Education and Training of a Samurai
By Inazo Nitobe
The first point to observe in training the samurai was to build up character, leaving in the shade the subtler faculties of prudence, intelligence and dialectics. We have seen the important part aesthetic accomplishments played in his education. Indispensable as they were to a man of culture, they were accessories rather than essentials of samurai training. Intellectual superiority was, of course, esteemed; but the word Chi, which was employed to denote intellectuality, meant wisdom in the first instance and placed knowledge only in a very subordinate place. The tripod that supported the framework of Bushido was said to be Chi, Jin, Yu, respectively Wisdom, Benevolence, and Courage. A samurai was essentially a man of action. Science was without the pale of his activity. He took advantage of it in so far as it concerned his profession of arms. Religion and theology were relegated to the priests; he concerned himself with them in so far as they helped to nourish courage. Like an English poet the samurai believed “’tis not the creed that saves the man; but it is the man that justifies the creed.” Philosophy and literature formed the chief part of his intellectual training; but even in the pursuit of these, it was not objective truth that he strove after,—literature was pursued mainly as a pastime, and philosophy as a practical aid in the formation of character, if not for the exposition of some military or political problem.
From what has been said, it will not be surprising to note that the curriculum of studies, according to the teachings of Bushido, consisted mainly of the following,—fencing, archery, jiujutsu or yawara, horsemanship, the use of the spear, tactics, calligraphy, ethics, literature and history. Of these, jiujutsu and calligraphy may require a few words of explanation. Great stress was laid on good writing, probably because our logograms, partaking as they do of the nature of pictures, possess artistic value, and also because chirography was accepted as indicative of one’s personal character. Jiujutsu may be briefly defined as an application of anatomical knowledge to the purpose of offense or defense. It differs from wrestling, in that it does not depend upon muscular strength. It differs from other forms of attack in that it uses no weapon. Its feat consists in clutching or striking such part of the enemy’s body as will make him numb and incapable of resistance. Its object is not to kill, but to incapacitate one for action for the time being.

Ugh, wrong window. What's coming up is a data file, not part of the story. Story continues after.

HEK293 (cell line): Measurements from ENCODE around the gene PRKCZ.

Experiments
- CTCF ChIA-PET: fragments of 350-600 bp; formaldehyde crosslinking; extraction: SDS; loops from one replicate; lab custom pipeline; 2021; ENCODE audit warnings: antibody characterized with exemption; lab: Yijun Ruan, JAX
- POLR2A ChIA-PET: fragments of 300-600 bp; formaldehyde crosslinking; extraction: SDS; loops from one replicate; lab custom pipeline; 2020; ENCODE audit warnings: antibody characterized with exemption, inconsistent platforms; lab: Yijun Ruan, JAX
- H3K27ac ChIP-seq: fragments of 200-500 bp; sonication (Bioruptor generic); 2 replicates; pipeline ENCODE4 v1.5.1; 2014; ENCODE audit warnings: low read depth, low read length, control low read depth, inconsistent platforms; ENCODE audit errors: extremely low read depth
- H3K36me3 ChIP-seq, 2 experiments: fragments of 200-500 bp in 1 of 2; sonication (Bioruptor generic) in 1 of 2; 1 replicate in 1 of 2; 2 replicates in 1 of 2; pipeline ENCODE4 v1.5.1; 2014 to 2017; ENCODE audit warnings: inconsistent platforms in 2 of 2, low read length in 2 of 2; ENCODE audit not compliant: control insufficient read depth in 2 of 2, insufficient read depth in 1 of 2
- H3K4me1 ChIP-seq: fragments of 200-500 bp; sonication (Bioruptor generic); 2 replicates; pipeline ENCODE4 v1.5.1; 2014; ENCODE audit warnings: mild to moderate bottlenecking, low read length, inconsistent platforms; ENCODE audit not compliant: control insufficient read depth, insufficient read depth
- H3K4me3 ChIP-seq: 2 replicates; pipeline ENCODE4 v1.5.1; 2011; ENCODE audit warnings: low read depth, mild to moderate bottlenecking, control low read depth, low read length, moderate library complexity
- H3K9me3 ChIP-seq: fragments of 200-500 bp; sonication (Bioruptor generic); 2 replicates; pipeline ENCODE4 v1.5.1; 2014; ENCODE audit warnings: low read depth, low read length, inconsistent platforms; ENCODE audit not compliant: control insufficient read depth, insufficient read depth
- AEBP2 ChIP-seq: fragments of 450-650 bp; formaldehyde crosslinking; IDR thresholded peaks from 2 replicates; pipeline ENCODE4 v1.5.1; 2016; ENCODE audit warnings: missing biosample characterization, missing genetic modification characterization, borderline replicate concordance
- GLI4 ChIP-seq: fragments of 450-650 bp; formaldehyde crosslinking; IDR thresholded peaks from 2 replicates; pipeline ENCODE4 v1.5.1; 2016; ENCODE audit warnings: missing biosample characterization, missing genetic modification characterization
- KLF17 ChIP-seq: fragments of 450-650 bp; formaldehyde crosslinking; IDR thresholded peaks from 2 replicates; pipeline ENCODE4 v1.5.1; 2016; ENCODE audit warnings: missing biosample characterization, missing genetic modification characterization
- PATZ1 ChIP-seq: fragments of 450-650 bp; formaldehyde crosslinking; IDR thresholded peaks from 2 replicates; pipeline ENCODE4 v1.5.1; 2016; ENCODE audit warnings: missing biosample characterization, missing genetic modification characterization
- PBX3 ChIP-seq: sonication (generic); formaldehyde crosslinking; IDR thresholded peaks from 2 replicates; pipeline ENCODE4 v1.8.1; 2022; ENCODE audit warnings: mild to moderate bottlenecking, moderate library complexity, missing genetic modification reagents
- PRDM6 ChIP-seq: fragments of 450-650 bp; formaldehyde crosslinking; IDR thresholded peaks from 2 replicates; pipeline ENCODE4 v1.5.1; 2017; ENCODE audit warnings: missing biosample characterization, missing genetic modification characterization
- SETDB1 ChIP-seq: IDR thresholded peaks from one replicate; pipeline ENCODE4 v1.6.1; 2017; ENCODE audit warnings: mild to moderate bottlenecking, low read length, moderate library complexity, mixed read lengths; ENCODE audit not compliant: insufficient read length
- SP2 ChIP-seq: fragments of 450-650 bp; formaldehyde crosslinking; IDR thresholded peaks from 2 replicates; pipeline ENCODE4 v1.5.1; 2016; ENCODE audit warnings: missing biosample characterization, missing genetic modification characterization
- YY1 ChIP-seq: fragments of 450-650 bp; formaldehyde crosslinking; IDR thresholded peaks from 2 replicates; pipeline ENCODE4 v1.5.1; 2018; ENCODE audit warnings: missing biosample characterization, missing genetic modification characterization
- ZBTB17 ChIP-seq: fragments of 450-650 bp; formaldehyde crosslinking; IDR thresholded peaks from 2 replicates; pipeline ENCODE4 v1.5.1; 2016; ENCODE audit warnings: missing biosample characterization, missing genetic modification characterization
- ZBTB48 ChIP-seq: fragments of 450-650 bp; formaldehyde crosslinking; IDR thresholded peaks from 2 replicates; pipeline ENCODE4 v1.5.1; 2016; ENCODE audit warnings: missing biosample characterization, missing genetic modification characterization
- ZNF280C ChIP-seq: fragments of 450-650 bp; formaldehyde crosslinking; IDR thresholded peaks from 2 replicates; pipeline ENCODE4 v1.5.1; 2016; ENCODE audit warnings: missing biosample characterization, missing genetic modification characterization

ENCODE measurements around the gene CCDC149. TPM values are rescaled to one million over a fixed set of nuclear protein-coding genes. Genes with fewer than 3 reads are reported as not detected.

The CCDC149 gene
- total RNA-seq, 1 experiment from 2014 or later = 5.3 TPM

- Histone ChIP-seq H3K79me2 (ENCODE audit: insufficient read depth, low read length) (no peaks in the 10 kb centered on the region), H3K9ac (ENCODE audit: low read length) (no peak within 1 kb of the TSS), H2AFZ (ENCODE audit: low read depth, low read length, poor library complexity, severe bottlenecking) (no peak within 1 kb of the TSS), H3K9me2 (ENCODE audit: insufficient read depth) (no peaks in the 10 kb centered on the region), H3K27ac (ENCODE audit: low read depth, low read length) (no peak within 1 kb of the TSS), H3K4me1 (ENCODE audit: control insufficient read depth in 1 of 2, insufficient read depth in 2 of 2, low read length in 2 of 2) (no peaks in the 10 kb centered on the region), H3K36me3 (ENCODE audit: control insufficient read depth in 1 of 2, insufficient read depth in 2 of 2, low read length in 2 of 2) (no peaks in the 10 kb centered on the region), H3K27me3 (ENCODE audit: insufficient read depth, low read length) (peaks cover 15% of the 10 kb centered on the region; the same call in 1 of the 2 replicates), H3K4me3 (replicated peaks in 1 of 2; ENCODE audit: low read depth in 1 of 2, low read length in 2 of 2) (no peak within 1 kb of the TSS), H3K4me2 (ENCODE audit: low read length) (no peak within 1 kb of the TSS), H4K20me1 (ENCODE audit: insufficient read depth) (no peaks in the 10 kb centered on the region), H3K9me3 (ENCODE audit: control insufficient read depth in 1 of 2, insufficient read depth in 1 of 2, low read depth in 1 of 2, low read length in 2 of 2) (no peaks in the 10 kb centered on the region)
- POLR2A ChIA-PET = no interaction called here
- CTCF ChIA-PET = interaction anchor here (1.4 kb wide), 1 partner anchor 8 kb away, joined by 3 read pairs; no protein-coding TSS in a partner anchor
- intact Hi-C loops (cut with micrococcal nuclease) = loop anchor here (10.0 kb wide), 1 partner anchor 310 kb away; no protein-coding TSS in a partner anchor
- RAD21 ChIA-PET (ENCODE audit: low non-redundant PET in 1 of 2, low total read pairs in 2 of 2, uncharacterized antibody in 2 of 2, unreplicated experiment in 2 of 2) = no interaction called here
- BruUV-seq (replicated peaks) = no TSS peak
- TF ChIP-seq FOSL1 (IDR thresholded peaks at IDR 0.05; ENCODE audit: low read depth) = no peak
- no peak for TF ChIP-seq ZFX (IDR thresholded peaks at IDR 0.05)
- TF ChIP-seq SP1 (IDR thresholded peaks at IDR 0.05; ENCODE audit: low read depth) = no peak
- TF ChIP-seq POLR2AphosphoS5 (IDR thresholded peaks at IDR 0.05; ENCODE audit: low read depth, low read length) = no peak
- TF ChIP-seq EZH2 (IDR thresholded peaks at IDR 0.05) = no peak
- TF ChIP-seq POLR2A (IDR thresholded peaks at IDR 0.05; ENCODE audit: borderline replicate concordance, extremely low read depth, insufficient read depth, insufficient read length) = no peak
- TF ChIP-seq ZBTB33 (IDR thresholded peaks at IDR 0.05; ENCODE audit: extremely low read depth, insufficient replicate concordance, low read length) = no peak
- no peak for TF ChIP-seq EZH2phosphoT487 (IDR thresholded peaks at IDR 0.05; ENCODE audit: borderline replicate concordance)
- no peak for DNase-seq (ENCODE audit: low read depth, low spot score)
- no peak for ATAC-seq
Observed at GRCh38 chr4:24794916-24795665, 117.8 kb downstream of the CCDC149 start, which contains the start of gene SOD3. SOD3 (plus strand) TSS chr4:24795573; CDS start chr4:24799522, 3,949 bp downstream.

A subject of study which one would expect to find in military education and which is rather conspicuous by its absence in the Bushido course of instruction, is mathematics. This, however, can be readily explained in part by the fact that feudal warfare was not carried on with scientific precision. Not only that, but the whole training of the samurai was unfavorable to fostering numerical notions.
Chivalry is uneconomical; it boasts of penury. It says with Ventidius that “ambition, the soldier’s virtue, rather makes choice of loss, than gain which darkens him.” Don Quixote takes more pride in his rusty spear and skin-and-bone horse than in gold and lands, and a samurai is in hearty sympathy with his exaggerated confrère of La Mancha. He disdains money itself,—the art of making or hoarding it. It is to him veritably filthy lucre. The hackneyed expression to describe the decadence of an age is “that the civilians loved money and the soldiers feared death.” Niggardliness of gold and of life excites as much disapprobation as their lavish use is panegyrized. “Less than all things,” says a current precept, “men must grudge money: it is by riches that wisdom is hindered.” Hence children were brought up with utter disregard of economy. It was considered bad taste to speak of it, and ignorance of the value of different coins was a token of good breeding. Knowledge of numbers was indispensable in the mustering of forces as well, as in the distribution of benefices and fiefs; but the counting of money was left to meaner hands. In many feudatories, public finance was administered by a lower kind of samurai or by priests. Every thinking bushi knew well enough that money formed the sinews of war; but he did not think of raising the appreciation of money to a virtue. It is true that thrift was enjoined by Bushido, but not for economical reasons so much as for the exercise of abstinence. Luxury was thought the greatest menace to manhood, and severest simplicity was required of the warrior class, sumptuary laws being enforced in many of the clans.